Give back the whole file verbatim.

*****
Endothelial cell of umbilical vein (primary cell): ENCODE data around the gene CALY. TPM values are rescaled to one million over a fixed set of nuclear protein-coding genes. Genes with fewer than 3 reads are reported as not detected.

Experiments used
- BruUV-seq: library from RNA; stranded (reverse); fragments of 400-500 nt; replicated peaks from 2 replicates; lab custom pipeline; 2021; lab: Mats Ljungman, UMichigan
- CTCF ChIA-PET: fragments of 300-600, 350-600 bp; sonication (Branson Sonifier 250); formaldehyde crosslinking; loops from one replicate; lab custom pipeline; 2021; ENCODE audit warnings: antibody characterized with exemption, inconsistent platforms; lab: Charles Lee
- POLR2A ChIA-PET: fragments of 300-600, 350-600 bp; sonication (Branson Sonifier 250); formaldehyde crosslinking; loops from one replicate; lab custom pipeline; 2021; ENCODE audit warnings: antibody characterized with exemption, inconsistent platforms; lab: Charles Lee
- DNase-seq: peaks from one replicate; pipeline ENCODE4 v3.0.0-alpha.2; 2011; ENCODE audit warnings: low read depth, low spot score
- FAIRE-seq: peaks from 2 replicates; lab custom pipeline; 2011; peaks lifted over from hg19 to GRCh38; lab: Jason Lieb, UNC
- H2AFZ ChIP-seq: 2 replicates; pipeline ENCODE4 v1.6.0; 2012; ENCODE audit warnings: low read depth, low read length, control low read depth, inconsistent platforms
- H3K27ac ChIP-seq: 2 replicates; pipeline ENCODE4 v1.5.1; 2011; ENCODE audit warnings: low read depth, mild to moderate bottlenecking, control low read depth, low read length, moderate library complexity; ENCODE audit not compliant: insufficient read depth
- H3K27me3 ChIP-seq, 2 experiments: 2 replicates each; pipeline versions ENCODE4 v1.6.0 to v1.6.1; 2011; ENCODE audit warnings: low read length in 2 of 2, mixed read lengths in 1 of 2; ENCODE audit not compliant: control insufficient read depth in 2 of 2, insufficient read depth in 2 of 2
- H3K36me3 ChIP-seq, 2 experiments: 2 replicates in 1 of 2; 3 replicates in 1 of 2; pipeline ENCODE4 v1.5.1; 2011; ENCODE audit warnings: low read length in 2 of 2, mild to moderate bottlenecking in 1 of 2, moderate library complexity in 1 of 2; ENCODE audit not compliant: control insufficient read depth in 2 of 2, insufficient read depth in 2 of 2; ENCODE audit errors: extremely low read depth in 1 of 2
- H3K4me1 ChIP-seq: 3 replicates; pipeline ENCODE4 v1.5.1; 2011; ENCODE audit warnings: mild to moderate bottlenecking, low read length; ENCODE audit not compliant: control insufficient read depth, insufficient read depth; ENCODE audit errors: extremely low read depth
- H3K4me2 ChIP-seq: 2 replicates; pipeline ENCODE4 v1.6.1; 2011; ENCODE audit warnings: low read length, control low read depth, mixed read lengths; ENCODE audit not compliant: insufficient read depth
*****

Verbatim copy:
Endothelial cell of umbilical vein (primary cell): ENCODE data around the gene CALY. TPM values are rescaled to one million over a fixed set of nuclear protein-coding genes. Genes with fewer than 3 reads are reported as not detected.

Experiments used
- BruUV-seq: library from RNA; stranded (reverse); fragments of 400-500 nt; replicated peaks from 2 replicates; lab custom pipeline; 2021; lab: Mats Ljungman, UMichigan
- CTCF ChIA-PET: fragments of 300-600, 350-600 bp; sonication (Branson Sonifier 250); formaldehyde crosslinking; loops from one replicate; lab custom pipeline; 2021; ENCODE audit warnings: antibody characterized with exemption, inconsistent platforms; lab: Charles Lee
- POLR2A ChIA-PET: fragments of 300-600, 350-600 bp; sonication (Branson Sonifier 250); formaldehyde crosslinking; loops from one replicate; lab custom pipeline; 2021; ENCODE audit warnings: antibody characterized with exemption, inconsistent platforms; lab: Charles Lee
- DNase-seq: peaks from one replicate; pipeline ENCODE4 v3.0.0-alpha.2; 2011; ENCODE audit warnings: low read depth, low spot score
- FAIRE-seq: peaks from 2 replicates; lab custom pipeline; 2011; peaks lifted over from hg19 to GRCh38; lab: Jason Lieb, UNC
- H2AFZ ChIP-seq: 2 replicates; pipeline ENCODE4 v1.6.0; 2012; ENCODE audit warnings: low read depth, low read length, control low read depth, inconsistent platforms
- H3K27ac ChIP-seq: 2 replicates; pipeline ENCODE4 v1.5.1; 2011; ENCODE audit warnings: low read depth, mild to moderate bottlenecking, control low read depth, low read length, moderate library complexity; ENCODE audit not compliant: insufficient read depth
- H3K27me3 ChIP-seq, 2 experiments: 2 replicates each; pipeline versions ENCODE4 v1.6.0 to v1.6.1; 2011; ENCODE audit warnings: low read length in 2 of 2, mixed read lengths in 1 of 2; ENCODE audit not compliant: control insufficient read depth in 2 of 2, insufficient read depth in 2 of 2
- H3K36me3 ChIP-seq, 2 experiments: 2 replicates in 1 of 2; 3 replicates in 1 of 2; pipeline ENCODE4 v1.5.1; 2011; ENCODE audit warnings: low read length in 2 of 2, mild to moderate bottlenecking in 1 of 2, moderate library complexity in 1 of 2; ENCODE audit not compliant: control insufficient read depth in 2 of 2, insufficient read depth in 2 of 2; ENCODE audit errors: extremely low read depth in 1 of 2
- H3K4me1 ChIP-seq: 3 replicates; pipeline ENCODE4 v1.5.1; 2011; ENCODE audit warnings: mild to moderate bottlenecking, low read length; ENCODE audit not compliant: control insufficient read depth, insufficient read depth; ENCODE audit errors: extremely low read depth
- H3K4me2 ChIP-seq: 2 replicates; pipeline ENCODE4 v1.6.1; 2011; ENCODE audit warnings: low read length, control low read depth, mixed read lengths; ENCODE audit not compliant: insufficient read depth